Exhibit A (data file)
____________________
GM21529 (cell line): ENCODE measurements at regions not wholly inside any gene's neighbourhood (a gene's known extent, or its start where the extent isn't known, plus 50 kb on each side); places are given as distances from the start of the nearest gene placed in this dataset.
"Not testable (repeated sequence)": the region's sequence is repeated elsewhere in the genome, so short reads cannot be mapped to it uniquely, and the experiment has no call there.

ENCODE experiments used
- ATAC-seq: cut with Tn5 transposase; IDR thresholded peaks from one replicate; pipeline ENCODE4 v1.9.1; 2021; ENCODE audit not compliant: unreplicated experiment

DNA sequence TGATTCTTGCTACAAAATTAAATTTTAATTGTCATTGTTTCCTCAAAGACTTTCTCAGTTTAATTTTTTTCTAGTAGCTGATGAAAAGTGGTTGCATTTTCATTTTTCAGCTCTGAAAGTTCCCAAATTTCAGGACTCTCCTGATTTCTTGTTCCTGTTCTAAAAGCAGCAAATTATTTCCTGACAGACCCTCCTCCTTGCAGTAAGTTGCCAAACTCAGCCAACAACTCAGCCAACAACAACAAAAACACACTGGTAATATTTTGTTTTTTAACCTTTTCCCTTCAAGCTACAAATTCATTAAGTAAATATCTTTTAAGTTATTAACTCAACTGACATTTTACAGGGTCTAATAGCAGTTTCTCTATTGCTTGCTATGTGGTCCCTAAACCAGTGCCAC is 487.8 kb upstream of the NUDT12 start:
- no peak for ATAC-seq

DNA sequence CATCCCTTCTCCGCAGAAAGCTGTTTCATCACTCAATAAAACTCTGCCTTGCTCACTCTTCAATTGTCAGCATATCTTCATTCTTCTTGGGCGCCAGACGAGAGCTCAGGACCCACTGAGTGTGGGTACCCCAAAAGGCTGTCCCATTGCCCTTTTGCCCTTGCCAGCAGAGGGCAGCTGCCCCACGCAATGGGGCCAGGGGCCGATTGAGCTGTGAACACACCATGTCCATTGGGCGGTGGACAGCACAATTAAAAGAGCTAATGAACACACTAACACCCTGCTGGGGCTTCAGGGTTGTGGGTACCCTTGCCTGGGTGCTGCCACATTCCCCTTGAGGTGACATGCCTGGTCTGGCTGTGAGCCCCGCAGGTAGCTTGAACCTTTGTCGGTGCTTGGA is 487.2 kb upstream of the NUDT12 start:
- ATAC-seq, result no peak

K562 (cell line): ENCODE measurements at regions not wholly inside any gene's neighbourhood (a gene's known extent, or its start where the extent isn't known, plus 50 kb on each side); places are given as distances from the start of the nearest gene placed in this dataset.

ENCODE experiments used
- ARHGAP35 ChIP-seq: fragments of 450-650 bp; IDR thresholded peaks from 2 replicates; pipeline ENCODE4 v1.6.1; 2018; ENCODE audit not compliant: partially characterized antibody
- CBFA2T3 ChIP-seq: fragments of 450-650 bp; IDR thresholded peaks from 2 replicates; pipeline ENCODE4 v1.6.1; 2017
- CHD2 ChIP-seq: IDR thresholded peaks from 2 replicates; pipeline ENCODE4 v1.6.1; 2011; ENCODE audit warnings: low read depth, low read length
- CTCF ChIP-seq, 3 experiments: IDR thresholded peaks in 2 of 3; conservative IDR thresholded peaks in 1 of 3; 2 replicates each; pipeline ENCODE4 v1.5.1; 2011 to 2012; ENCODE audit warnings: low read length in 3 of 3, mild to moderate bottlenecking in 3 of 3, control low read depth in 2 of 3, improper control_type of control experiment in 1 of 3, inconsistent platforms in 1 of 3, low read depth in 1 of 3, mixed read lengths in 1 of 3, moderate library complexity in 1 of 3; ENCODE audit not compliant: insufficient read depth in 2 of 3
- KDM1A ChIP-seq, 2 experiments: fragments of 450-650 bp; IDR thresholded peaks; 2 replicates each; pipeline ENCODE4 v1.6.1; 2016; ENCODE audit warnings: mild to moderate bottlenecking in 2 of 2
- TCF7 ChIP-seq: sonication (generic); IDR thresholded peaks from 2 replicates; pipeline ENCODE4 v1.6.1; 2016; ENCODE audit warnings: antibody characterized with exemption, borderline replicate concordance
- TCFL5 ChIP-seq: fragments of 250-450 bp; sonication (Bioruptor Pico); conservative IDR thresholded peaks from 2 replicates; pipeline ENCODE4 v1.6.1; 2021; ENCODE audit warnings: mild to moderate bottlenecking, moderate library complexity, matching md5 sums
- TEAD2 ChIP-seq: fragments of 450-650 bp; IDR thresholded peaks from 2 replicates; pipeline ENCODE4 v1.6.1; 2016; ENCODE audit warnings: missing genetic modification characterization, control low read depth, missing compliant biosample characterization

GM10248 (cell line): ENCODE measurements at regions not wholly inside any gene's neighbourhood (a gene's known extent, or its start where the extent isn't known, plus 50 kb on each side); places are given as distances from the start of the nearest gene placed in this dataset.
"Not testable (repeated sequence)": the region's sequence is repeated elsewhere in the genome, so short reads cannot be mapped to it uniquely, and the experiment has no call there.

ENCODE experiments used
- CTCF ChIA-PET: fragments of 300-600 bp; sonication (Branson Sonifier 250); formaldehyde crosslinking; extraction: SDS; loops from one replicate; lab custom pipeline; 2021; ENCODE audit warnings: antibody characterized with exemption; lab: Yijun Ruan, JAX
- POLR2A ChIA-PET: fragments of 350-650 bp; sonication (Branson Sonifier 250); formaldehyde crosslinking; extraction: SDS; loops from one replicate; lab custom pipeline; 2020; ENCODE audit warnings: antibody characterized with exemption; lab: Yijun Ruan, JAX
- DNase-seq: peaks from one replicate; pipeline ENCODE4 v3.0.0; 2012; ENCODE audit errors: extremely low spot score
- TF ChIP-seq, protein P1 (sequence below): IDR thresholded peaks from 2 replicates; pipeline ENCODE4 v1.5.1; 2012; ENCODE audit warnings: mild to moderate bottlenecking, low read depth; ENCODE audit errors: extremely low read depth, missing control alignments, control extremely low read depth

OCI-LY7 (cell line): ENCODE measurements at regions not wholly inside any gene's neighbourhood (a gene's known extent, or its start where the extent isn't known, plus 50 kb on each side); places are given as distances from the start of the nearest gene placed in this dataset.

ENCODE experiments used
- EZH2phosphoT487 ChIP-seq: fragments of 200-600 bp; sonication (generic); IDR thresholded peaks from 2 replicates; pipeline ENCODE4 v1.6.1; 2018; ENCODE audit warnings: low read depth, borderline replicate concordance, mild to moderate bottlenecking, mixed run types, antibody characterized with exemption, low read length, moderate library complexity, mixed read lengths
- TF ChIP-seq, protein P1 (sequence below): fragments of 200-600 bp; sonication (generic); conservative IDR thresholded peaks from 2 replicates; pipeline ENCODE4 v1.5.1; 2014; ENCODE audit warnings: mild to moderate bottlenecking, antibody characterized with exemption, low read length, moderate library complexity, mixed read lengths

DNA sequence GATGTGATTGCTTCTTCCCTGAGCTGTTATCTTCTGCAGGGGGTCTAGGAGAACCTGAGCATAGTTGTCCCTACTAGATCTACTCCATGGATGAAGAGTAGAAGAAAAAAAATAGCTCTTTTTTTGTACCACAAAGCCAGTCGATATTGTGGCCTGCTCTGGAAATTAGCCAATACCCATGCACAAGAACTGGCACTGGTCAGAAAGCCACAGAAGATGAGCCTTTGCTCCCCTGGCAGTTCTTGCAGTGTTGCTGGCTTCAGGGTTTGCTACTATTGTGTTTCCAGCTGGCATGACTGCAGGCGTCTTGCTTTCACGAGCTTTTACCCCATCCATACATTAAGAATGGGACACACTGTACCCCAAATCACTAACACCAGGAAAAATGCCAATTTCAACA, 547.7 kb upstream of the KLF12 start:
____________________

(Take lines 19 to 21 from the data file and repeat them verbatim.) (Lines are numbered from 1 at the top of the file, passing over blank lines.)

GM10248 (cell line): ENCODE measurements at regions not wholly inside any gene's neighbourhood (a gene's known extent, or its start where the extent isn't known, plus 50 kb on each side); places are given as distances from the start of the nearest gene placed in this dataset.
"Not testable (repeated sequence)": the region's sequence is repeated elsewhere in the genome, so short reads cannot be mapped to it uniquely, and the experiment has no call there.

ENCODE experiments used